Grid-computing software hitchhikes on Kazaa

By George A. Chidi, Jr., IDG News Service |  Networking

"End users that propagate their own content using Kazaa won't be affected," by the digital rights management software, Burmeister said. The digital rights management software will be used to build a system for micropayments through Altnet, allowing content owners to get paid a small amount each time their property is distributed through the network.

Users will also be compensated for their participation in Altnet, but the company hasn't yet figured out how, he said. "It will be incentive-based," Burmeister said, noting that it will be more compensation than simply being allowed to continue file-sharing with Kazaa.

Grid computing harnesses the unused processing power of computers in a network to analyze information in small chunks. A data set is broken into pieces and scattered through the Internet to home computers. The participating computers crunch the data, and then the processed bytes are sent back to the central project server. Companies using this model, pioneered by Project SERENDIP (The Search for Extraterrestrial Radio Emissions from Nearby Developed Intelligent Populations), have been looking to capitalize on the idea for commercial research, such as analyzing genome information for pharmaceutical companies.

The question of compensation is key to the ultimate success or failure of Brilliant's plan.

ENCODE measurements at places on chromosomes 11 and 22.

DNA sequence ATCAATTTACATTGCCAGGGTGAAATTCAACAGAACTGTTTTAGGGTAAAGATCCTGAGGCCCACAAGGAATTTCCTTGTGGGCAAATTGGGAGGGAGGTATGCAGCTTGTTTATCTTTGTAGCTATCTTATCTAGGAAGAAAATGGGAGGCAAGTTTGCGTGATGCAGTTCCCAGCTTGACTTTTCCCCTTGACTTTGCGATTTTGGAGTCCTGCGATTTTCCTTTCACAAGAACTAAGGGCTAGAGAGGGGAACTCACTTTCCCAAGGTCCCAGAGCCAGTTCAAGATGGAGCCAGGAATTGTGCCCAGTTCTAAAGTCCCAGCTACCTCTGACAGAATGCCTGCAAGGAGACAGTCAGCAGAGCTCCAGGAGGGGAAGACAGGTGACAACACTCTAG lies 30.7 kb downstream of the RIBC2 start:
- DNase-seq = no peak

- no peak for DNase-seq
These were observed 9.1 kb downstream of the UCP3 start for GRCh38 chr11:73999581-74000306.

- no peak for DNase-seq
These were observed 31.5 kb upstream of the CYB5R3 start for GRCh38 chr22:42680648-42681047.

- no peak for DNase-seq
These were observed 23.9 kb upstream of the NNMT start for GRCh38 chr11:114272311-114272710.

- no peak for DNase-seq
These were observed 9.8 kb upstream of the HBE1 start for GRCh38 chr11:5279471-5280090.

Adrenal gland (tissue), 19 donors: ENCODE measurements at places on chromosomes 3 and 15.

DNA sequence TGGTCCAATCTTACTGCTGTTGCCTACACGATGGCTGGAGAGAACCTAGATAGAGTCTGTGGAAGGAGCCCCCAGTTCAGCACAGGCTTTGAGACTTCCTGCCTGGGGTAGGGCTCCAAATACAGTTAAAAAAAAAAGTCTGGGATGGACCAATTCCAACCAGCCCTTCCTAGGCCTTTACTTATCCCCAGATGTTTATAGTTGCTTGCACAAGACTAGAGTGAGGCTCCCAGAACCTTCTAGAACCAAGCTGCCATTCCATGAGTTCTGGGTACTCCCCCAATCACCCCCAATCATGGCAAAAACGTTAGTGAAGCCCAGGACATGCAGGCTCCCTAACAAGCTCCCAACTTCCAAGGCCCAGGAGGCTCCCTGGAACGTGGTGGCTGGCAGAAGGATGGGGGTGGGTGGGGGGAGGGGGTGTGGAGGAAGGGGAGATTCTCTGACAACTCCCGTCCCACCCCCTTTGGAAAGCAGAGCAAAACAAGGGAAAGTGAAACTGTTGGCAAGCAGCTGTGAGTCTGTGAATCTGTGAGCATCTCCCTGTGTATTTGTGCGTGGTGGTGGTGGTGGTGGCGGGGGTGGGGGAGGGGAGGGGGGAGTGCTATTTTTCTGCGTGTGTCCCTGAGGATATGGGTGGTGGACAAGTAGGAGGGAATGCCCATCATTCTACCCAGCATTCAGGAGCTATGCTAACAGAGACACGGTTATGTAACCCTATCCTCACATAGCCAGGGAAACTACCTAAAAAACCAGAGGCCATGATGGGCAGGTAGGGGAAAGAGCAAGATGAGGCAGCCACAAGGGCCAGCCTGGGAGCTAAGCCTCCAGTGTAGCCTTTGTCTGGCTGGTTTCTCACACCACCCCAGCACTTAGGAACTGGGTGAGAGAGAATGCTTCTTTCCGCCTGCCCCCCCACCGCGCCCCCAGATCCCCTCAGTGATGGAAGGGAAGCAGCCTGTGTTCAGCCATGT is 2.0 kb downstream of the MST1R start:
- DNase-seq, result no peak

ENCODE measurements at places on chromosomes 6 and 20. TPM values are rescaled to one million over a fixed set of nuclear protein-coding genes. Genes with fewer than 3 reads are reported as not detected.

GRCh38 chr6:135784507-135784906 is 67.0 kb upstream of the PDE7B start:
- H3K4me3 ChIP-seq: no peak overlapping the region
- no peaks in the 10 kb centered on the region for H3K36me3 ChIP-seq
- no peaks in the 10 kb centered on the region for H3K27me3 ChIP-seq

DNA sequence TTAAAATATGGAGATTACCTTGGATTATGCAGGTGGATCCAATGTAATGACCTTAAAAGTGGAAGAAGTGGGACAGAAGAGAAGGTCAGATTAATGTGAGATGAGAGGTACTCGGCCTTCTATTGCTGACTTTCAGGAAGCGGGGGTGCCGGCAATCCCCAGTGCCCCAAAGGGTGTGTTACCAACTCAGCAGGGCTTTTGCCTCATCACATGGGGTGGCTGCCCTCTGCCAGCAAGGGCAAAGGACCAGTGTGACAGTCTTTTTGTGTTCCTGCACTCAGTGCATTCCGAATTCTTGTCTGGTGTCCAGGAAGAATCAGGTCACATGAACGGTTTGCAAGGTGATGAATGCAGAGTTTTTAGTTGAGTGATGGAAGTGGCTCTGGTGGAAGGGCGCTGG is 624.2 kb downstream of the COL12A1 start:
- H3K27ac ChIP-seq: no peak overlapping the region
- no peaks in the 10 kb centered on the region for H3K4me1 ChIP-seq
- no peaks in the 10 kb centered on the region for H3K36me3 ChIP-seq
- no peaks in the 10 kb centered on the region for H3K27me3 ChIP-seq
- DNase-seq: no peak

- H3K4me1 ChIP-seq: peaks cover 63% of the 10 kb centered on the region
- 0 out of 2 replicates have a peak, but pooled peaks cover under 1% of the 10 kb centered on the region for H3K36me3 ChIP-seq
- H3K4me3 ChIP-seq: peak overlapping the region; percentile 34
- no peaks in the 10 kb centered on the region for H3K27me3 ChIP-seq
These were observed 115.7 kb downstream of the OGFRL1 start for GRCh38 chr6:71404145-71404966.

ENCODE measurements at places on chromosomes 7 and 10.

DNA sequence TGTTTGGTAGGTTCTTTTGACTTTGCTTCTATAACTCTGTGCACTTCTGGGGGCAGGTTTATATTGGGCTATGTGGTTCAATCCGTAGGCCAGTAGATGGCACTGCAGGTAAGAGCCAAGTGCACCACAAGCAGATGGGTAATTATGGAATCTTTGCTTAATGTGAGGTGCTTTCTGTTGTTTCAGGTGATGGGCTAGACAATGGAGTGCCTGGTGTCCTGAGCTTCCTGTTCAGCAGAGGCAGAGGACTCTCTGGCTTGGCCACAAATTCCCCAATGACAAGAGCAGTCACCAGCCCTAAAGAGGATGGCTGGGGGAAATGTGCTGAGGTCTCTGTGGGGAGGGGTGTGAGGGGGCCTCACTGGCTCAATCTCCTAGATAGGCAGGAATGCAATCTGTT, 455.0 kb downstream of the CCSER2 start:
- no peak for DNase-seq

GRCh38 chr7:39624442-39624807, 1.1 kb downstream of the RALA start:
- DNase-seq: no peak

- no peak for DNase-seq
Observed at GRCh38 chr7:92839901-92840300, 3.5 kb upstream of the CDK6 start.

"The issue for companies like Kontiki (Inc.) and CenterSpan (Corp.) is convincing people that they want to be a distribution point," Goldman said, referring to other companies that are looking at distributed or grid computing. "If I'm the consumer, what's my incentive to let these guys make a buck off my computer?" Without enough compensation, users will bail out, he said. And Brilliant may not be in a good financial position to pay its subscribers to deliver its content.

Brilliant has been struggling financially, warning investors in its annual report filed Monday that without a quick boost in revenue, the company may have to cease operations. Before filing its annual report Monday after the market close, its stock on the American Stock Exchange traded at about US$0.13 per share. On Tuesday it briefly shot up to $1.30 per share before settling in at about $0.59 per share.

Free services looking to radical solutions to their money crunches haven't fared well with approaches such as advertising-supported Internet access, pay-to-surf Web sites, and distributed computing.

Ad-supported Internet service provider Juno Online Services Inc. turned to the idea of using its subscribers' computers for distributed computing when the advertising market disintegrated in 2001.

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